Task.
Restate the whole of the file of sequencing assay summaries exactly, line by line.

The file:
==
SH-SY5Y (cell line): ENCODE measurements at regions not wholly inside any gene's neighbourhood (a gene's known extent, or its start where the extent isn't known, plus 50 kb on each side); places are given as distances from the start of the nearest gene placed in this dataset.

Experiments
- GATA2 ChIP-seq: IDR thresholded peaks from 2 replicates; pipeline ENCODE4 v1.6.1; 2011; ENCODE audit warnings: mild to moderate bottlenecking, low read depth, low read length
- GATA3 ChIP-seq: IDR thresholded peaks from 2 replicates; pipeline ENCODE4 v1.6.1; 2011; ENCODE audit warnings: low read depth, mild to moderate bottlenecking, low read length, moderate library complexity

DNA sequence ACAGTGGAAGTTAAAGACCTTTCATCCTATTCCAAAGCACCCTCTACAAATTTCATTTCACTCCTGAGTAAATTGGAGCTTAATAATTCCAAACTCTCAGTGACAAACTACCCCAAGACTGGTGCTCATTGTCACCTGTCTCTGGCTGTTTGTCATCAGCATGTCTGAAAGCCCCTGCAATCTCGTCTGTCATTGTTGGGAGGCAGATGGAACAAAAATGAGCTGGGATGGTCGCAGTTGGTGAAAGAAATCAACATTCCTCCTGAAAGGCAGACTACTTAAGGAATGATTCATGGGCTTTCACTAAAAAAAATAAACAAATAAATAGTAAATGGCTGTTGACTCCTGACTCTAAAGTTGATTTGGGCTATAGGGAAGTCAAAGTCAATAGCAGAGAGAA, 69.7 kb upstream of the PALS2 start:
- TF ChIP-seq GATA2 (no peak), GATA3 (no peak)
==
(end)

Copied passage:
SH-SY5Y (cell line): ENCODE measurements at regions not wholly inside any gene's neighbourhood (a gene's known extent, or its start where the extent isn't known, plus 50 kb on each side); places are given as distances from the start of the nearest gene placed in this dataset.

Experiments
- GATA2 ChIP-seq: IDR thresholded peaks from 2 replicates; pipeline ENCODE4 v1.6.1; 2011; ENCODE audit warnings: mild to moderate bottlenecking, low read depth, low read length
- GATA3 ChIP-seq: IDR thresholded peaks from 2 replicates; pipeline ENCODE4 v1.6.1; 2011; ENCODE audit warnings: low read depth, mild to moderate bottlenecking, low read length, moderate library complexity

DNA sequence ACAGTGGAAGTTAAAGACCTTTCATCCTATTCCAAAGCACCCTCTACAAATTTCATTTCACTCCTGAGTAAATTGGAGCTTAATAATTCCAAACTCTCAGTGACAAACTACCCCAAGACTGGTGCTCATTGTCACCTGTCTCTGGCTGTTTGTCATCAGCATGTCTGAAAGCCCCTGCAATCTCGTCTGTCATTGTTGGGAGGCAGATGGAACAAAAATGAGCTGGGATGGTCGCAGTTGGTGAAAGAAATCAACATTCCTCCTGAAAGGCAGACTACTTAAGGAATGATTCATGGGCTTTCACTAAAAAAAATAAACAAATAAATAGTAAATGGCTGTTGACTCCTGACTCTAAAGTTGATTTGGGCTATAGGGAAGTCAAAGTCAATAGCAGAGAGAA, 69.7 kb upstream of the PALS2 start:
- TF ChIP-seq GATA2 (no peak), GATA3 (no peak)